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Project Proposal Summary

"Atarus Stinger" Steam Weeder

Dr. Thaddeus Gourd, Extension Agent (Agriculture)
Colorado State University Extension in Adams County
Kelly Uhing, State Weed Coordinator - Colorado Department of Agriculture


Thermal weed control systems using steam or flame treatments of crop and non-cropland weeds may offer significant benefits over existing weed control methods. Research at Colorado State University indicates that timely applications of flame can reduce weed populations in organic crops such as alfalfa. The use of steam instead of conventional flaming could have some distinct advantages. Steam treatments allow one to eliminate fire risks and flame damage to sensitive environments. Also no smoke is produced when weeds are steamed rather than flamed. The use of steam eliminates the potential of human or wildlife exposure to pesticide residues and does not contaminate water, soil, or air.

Treating with steam using propane as the fuel source could help address weed, insect and disease concerns of Colorado growers. A trend towards sustainable agriculture has encouraged efforts towards identifying effective, environmentally safe and economical alternatives to pesticides.



The Objectives of This Project

The purpose of this study is to examine if thermal (flame or steam) treatments of crops and field borders in the spring, summer and fall can reduce annual, biennial and perennial weeds common along the Colorado Front Range. A flame treatment will be compared to a steam treatment efficacy for the control of weeds and insects in alfalfa. Also, steam treatment weed control will be investigated for use in non-cropland applications such as irrigation ditch banks, irrigation pipes, and walkways between beds, edges of the beds, and roadsides. The main focus of this study is to research the effectiveness and economics of using thermal weed control methods in crop and non-cropland. This project will also include producing educational materials and hosting a field demonstration.

"Atarus Stinger" steam weeder
"Atarus Stinger" steam weeder.

Thermal weed control techniques (flaming and steam) typically apply heat directly to the weed, quickly raising the temperature of the moisture in the plant’s cambium cells. The rapid expansion of this moisture causes the cell structure to rupture, preventing nutrients and water from entering the stalk and leaves, with dieback resulting in most plant species.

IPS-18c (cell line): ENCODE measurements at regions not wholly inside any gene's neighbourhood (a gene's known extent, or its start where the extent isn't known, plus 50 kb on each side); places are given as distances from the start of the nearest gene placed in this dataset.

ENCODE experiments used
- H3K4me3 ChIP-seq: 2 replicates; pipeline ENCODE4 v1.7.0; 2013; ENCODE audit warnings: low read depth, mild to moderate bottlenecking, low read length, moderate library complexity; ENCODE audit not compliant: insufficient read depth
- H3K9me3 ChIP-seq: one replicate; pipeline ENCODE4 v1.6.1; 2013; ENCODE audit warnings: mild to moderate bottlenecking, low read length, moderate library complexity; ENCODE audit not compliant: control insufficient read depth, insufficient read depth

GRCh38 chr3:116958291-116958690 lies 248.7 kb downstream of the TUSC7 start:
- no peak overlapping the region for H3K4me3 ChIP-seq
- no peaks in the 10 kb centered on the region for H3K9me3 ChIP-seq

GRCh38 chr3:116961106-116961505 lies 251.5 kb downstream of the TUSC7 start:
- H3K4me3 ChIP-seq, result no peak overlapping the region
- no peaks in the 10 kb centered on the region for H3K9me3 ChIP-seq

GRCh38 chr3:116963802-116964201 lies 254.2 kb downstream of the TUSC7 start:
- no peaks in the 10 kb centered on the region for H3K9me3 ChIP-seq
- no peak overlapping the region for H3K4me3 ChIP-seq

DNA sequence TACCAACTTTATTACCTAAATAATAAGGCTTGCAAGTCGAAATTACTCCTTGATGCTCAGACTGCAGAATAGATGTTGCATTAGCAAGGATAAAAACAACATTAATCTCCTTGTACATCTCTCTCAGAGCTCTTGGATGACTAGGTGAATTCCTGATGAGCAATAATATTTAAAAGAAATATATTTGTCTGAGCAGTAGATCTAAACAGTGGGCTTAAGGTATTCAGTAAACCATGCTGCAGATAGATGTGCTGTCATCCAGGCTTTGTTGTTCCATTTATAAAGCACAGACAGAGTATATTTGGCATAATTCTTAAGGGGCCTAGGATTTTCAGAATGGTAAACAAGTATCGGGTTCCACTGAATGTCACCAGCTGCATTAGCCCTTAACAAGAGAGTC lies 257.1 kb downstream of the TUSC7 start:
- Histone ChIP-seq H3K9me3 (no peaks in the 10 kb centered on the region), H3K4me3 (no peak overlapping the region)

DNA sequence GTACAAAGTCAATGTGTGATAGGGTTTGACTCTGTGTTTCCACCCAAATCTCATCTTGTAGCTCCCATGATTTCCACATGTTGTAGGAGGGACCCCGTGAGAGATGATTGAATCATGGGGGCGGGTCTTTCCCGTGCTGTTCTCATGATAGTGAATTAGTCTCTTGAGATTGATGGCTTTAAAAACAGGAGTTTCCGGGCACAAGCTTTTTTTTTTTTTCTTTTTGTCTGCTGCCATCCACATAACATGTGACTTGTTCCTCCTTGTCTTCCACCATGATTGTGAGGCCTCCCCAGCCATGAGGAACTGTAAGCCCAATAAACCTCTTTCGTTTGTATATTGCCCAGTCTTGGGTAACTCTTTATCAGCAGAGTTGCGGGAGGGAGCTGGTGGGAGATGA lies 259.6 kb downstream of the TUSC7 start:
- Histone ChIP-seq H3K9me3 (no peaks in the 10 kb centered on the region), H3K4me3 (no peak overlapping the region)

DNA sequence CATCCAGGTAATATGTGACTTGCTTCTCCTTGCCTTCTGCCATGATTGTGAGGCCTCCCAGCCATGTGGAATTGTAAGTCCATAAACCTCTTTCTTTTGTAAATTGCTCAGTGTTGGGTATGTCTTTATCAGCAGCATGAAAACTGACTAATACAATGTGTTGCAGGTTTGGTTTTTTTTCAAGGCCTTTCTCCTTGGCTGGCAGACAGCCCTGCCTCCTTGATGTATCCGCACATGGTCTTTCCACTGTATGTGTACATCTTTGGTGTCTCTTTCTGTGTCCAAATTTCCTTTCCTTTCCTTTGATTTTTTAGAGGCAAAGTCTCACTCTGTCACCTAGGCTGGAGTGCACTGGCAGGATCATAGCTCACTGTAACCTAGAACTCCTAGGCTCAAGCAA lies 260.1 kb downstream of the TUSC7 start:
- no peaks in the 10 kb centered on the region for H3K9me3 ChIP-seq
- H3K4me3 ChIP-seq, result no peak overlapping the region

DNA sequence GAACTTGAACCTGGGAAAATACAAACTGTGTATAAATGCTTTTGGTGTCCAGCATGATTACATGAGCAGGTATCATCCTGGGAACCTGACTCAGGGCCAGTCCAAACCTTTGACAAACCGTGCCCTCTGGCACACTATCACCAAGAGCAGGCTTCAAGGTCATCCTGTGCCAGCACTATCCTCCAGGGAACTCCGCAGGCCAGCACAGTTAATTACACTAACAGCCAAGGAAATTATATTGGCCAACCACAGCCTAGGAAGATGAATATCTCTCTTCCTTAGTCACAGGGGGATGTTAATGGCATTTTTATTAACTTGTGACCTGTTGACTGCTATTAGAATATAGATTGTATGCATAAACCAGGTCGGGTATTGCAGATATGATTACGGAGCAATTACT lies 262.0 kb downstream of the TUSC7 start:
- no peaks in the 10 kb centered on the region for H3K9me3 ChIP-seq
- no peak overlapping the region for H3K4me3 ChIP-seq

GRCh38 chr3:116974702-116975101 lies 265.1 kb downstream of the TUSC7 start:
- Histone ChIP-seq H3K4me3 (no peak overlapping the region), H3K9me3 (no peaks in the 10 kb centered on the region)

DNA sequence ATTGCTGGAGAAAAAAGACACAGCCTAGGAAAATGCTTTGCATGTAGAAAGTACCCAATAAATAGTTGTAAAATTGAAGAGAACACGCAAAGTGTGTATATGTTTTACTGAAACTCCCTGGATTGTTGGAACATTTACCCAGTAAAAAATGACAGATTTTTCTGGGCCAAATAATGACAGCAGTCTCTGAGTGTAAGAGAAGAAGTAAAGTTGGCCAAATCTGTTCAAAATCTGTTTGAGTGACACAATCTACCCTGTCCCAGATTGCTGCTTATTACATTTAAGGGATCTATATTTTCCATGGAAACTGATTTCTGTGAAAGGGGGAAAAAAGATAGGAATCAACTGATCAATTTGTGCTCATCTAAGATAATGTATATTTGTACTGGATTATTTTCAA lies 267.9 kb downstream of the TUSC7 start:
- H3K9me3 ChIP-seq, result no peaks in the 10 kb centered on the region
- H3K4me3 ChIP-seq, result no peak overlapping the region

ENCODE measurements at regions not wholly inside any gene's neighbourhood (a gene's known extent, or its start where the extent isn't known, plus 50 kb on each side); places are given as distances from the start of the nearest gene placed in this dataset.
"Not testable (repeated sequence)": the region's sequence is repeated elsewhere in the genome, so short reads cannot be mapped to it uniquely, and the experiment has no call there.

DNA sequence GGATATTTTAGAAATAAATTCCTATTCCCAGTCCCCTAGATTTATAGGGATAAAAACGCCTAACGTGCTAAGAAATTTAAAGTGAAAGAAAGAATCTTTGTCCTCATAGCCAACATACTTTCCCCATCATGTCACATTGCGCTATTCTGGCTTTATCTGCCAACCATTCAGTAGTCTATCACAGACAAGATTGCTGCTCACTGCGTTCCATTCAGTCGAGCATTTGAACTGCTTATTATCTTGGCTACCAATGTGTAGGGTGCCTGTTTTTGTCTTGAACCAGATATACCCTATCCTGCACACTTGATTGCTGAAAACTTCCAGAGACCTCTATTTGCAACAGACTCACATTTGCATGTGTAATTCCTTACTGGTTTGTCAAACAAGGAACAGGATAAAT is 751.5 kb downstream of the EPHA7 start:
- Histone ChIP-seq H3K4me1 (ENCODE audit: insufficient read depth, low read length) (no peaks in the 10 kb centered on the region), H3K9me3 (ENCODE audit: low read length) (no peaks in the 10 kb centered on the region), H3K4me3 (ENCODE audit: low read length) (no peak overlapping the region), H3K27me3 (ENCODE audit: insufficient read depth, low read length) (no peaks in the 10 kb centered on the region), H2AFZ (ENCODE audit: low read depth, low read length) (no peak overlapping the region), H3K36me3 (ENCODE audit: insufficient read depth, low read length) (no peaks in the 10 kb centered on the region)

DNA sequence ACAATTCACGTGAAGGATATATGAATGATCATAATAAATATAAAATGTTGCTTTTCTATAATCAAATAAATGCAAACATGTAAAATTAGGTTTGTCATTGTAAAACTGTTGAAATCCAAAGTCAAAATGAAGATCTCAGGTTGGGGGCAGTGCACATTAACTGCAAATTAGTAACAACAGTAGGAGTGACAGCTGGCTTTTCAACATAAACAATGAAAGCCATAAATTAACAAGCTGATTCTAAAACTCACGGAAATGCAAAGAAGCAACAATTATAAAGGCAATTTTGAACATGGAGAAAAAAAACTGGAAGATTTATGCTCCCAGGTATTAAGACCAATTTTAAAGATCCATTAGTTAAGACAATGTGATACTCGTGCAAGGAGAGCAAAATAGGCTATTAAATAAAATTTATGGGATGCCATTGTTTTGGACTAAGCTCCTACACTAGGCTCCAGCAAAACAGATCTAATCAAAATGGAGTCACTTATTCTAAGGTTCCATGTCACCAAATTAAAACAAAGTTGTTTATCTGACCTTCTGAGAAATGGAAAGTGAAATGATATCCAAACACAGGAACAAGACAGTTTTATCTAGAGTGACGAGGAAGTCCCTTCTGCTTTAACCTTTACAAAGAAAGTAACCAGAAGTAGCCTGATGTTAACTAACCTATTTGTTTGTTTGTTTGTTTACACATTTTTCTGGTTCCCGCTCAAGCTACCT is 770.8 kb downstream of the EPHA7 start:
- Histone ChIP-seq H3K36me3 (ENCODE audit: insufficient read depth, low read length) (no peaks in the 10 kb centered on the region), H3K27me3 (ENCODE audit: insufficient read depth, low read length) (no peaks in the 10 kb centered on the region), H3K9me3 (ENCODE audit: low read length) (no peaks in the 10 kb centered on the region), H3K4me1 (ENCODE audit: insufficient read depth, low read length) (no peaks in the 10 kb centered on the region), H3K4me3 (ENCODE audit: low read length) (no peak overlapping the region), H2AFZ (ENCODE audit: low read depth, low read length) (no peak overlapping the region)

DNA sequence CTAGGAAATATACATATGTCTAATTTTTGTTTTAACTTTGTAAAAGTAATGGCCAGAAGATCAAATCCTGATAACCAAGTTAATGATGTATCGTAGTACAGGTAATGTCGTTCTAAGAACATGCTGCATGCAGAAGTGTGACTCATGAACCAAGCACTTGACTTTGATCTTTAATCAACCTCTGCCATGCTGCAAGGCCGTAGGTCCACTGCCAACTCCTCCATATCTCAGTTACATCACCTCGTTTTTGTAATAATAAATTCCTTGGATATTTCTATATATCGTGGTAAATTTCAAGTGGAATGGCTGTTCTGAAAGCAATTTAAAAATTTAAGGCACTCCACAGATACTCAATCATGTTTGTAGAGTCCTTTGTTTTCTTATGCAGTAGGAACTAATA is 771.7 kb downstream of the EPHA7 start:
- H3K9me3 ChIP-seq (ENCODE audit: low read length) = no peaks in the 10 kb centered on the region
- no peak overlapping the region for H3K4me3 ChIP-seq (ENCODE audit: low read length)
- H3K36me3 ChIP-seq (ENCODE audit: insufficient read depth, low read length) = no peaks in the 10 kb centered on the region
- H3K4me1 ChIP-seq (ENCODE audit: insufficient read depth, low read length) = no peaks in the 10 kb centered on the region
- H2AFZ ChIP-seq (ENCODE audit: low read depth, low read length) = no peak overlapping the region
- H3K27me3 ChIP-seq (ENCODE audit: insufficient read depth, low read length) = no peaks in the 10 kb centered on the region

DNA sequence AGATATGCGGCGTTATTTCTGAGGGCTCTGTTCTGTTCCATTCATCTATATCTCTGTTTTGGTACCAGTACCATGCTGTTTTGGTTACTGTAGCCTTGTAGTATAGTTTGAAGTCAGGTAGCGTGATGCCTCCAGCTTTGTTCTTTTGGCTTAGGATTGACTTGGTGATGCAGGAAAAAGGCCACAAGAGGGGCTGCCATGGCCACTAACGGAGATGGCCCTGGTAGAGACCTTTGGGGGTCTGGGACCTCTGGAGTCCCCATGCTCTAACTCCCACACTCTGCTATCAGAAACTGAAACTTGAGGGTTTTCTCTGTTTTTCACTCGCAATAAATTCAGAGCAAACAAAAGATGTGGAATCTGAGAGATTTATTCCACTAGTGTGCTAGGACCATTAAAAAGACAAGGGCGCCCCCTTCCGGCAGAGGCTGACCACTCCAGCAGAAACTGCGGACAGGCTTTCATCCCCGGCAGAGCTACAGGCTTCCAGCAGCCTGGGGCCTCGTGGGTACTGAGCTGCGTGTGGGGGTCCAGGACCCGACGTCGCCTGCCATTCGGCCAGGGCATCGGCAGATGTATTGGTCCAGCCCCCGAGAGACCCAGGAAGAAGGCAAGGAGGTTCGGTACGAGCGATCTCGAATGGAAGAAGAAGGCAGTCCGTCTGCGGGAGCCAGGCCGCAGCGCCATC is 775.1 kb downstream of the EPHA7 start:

In 1999 A. Bertram investigated heat transfer rates of steam/air mixtures for thermal weed control. He found that a thermal generator would have to reach at least 60 degrees C in order to kill plant species he tested in the laboratory.

The thermal weeder called "Atarus Stinger" was developed in 1998 by Origin Energy of Australia. Its primary use was to eliminate weeds in vineyards. Their thermal weed control system incorporates a patented Water Quenched Combustion technology using special burners to generate steam. This technology combines the steam with the hot gases and air to give the best possible medium for speed of application and lowest fire potential. According to research from Australia, all annual weeds can be controlled as effectively as using the herbicide Roundup (glyphosate) when thermal weed control is properly timed. These results were from research conducted on grapes, potatoes and turf.

At this time little research has been done on this type of steam thermal weeder in the United States. No research of this type has ever been performed here in Colorado. Organic growers in Colorado and throughout the United States have a need for independent, unbiased research to determine the efficacy of such a device.



"Atarus Stinger" steam weederBecause of the variety of crops and non-crop sites used for this project, we will need to adapt the steam thermal unit to suit our needs. This will include the development of a trailer to carry the unit and special attachments on the nozzle ends to direct and contain the heat and steam. These special attachments will be necessary on the nozzle ends for the various applications, i.e., weed control of a fence line would require a different configuration from weed control along the edges of plastic mulch. The estimated cost for machinery like this can run in excess of $15,000, therefore we depend on donations and grants to defray the costs of this device.

This project will encompass the 2002-growing season, which will be approximately six months (April to September). This project could have the potential to be expanded into 2003 to look at late winter (February and March) weed control, based on research findings in 2002. Ideally we would like to have the steam thermal weeder operational by April 1st in order for weekly weeding to occur and for the thermal weeder to be used on the full spectrum of weed varieties and under different environmental conditions.



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